Size is said to be no measure of quality, but in this case they go together: at 75 hectares Ritsurin-Koen is certainly the largest garden in Japan, and surely one of the most beautiful. Constructed over a hundred years by three successive feudal lords, it's designed to provide beautiful views that change with the seasons; the snow of winter contrasts with the red bridges on the lakes, while summer sees a colorful riot of flowers around the hills and paths.
Overlooked by the evergreen Mount Shuin, Ritsurin-Koen is divided into a north garden and south garden. Entering through the East Gate, I turned south past a small lawn, and with some mellow music on the iPod, I just wandered round taking in the scenery. I came first to Fuyuho, a small hill which is said to look like a little Mount Fuji from the other side of the lake it overlooks; from the top, I had a captivating view of the lake, its shore and islands planted with immaculately pruned trees.
From there I crossed a stream where carp were congregated around the bridge hoping for tidbits, and crossed the lawn to explore the fringe of the lake and nearby paths. Here there's a teahouse nestling in a grove of trees, some of which were ablaze with red and orange when I visited in autumn, making a vivid contrast with the green of the other trees around them.
I came next to the Nanko, the larger of the south garden's two lakes. Here I saw something fun: a party of tourists being poled around the lake on a low punt, poler and tourists all in wide conical hats, a nice reminder that the garden's being traditional doesn't mean a visit has to be somber. There are channels and canals connecting all the south garden's lakes and ponds, so the punt looks like a supremely leisurely way to get a close-up of the islands, planted with a variety of trees and shrubs, some evergreen, some in autumn's colors. I could watch their languorous progress from Hiraiho, a hill presenting a perfect view of the lake, with an attractive bridge in the foreground, the Kikugetsu-tei teahouse in the background. At this teahouse it's possible to take a break from your stroll and sit quietly with a cup of green tea, taking in the view of the lake as those lords did hundreds of years ago.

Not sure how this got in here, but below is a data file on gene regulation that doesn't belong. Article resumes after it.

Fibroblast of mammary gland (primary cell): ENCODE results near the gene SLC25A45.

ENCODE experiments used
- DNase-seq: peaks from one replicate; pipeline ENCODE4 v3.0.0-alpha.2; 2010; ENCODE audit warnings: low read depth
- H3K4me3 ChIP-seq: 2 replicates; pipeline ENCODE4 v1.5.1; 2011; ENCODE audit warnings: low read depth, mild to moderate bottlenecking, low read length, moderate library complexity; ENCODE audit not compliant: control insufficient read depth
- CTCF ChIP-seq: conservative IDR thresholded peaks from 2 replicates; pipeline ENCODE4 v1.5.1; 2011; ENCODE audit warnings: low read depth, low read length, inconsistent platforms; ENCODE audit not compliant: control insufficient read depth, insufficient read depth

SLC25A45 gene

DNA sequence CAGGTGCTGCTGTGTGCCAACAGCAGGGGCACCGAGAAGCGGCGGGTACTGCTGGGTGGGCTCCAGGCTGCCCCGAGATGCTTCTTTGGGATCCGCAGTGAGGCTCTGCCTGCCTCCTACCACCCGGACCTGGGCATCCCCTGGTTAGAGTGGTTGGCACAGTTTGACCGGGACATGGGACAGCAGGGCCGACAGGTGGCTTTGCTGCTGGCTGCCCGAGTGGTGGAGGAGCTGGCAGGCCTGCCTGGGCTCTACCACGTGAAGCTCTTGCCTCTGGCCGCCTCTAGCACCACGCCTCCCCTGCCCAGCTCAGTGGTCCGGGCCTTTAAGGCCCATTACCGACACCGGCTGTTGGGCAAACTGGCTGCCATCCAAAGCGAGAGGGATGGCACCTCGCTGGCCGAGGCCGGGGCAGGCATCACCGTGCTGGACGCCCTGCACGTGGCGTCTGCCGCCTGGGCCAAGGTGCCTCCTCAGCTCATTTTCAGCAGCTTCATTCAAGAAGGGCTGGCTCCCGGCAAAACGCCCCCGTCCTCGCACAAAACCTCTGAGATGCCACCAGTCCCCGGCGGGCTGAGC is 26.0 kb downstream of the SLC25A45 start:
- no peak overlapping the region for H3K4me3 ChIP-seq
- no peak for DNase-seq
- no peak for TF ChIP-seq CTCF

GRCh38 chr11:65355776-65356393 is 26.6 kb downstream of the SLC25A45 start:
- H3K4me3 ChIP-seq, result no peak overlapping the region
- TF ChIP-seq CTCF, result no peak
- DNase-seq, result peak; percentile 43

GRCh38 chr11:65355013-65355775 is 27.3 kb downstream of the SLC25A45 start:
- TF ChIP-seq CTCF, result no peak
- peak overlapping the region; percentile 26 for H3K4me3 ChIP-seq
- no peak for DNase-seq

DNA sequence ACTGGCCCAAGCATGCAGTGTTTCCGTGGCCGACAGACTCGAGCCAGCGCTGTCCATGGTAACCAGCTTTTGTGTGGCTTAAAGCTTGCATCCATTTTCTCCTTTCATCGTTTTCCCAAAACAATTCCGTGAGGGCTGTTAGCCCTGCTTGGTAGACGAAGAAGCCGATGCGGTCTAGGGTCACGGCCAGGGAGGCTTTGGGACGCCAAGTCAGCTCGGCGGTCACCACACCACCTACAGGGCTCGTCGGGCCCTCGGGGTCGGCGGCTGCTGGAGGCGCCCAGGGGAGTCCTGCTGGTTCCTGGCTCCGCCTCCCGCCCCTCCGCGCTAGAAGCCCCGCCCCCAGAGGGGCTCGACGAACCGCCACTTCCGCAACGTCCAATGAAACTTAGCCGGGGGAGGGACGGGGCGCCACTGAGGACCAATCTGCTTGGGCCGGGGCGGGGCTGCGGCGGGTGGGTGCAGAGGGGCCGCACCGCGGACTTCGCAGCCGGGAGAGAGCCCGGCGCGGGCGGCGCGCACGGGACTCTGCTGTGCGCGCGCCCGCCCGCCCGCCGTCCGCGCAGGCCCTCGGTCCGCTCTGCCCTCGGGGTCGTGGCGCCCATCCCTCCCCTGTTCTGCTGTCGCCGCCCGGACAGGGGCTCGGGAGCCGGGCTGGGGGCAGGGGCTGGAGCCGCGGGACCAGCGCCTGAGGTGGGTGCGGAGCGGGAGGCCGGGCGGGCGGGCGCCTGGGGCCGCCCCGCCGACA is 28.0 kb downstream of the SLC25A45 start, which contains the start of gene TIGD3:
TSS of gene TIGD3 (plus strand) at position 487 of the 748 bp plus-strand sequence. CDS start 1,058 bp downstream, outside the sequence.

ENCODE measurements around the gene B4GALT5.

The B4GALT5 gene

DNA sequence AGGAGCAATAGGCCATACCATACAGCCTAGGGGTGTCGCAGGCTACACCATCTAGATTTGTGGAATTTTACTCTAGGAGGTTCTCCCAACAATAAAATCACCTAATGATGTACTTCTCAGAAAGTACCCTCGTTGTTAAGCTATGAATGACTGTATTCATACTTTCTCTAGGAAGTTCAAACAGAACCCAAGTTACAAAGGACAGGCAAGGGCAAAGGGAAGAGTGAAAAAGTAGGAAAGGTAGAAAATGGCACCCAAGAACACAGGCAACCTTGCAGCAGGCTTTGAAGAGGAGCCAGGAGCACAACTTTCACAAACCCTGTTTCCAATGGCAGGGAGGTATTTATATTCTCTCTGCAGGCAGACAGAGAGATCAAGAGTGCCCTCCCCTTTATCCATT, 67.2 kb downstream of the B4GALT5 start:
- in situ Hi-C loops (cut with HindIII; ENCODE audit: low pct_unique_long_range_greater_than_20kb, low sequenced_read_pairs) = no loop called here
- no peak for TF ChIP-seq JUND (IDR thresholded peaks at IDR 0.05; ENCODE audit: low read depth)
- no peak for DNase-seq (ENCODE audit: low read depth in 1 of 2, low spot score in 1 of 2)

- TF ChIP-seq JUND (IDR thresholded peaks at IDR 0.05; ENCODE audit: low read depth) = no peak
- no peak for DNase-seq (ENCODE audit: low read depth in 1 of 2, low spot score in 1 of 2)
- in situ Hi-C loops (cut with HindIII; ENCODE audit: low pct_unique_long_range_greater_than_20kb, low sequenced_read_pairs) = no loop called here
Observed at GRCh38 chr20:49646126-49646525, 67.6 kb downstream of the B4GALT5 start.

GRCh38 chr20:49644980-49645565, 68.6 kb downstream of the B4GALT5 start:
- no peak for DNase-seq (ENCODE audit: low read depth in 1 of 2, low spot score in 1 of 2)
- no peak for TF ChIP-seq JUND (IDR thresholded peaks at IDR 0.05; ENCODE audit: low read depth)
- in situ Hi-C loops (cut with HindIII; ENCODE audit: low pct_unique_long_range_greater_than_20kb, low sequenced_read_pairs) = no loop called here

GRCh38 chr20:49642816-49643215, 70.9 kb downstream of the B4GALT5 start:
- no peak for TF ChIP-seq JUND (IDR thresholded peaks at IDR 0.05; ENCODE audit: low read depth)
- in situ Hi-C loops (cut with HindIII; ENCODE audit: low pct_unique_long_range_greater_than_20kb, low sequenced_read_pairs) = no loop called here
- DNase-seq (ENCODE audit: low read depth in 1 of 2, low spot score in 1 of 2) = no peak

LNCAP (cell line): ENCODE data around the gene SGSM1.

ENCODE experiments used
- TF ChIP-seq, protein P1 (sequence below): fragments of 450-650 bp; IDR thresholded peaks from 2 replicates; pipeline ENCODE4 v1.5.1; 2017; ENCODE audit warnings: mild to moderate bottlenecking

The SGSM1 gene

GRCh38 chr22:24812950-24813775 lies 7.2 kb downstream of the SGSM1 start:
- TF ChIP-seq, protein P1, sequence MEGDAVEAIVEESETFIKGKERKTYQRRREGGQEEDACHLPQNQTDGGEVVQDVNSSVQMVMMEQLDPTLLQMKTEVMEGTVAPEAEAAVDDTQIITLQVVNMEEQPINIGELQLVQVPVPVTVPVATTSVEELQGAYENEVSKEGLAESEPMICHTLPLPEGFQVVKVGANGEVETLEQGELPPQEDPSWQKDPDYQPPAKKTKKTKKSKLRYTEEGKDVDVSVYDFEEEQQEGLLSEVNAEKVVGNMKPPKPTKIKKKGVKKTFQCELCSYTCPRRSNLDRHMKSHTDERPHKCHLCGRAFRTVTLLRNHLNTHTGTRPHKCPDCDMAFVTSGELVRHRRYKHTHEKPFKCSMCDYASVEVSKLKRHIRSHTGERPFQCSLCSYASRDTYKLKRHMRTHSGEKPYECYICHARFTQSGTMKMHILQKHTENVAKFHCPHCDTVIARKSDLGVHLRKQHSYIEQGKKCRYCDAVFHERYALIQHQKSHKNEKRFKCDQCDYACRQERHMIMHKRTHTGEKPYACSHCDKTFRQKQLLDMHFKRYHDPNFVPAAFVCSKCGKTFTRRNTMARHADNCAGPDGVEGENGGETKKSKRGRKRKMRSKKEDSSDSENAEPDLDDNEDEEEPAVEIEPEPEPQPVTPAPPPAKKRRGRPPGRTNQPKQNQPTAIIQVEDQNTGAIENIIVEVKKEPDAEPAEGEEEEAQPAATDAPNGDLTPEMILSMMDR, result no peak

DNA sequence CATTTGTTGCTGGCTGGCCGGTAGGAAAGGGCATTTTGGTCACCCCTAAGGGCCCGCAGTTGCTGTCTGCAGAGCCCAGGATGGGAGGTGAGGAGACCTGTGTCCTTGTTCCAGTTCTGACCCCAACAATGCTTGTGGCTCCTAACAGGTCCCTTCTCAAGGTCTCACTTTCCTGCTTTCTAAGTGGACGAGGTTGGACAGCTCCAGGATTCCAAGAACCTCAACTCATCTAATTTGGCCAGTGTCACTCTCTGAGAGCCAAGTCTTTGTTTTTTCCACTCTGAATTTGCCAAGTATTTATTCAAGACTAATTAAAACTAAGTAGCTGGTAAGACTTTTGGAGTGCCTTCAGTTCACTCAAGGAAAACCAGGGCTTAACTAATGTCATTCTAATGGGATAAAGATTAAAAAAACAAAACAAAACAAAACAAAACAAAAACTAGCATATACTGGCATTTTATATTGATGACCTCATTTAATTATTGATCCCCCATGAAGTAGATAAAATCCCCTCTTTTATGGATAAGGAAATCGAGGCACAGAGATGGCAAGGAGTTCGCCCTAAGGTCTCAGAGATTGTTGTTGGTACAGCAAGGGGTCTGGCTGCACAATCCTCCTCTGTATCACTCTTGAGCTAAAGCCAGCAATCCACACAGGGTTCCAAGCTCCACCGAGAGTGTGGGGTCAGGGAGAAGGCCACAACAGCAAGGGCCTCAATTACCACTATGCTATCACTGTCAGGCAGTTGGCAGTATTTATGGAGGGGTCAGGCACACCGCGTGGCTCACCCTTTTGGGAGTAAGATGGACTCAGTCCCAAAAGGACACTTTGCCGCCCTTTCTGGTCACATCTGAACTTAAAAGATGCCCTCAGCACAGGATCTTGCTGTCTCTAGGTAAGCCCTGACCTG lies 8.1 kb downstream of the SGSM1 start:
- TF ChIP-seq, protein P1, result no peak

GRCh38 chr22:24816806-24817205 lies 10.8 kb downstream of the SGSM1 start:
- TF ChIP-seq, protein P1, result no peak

The north garden is centered more around its lawns, though it does contain Ritsurin-Koen's largest body of water, Gun'o-chi Pond. Here the still waters reflected not only the red and green of the trees and shrubbery around the lakeshore and on the islands, but also the tops of the buildings poking up above them; there are no hills here, but the sheltered paths provided attractive vistas across the ponds. Also in the north garden I had a look round the Sanuki Folkcraft Museum, with interesting displays of locally crafted ceramics, and the nearby souvenir shop, where I browsed an extensive range of trinkets, snacks and stonecraft goods; the museum and shop are housed in preserved traditional buildings which suit the atmosphere of the garden.
With my slow pace, backtracking, and frequent pauses to take in the views, I could enjoy the gardens for most of three hours, without once tiring of the scenery or the walking. It's hard to beat half a day spent in the open air, immersed in what must be some of the most exquisite landscape Japan has to offer.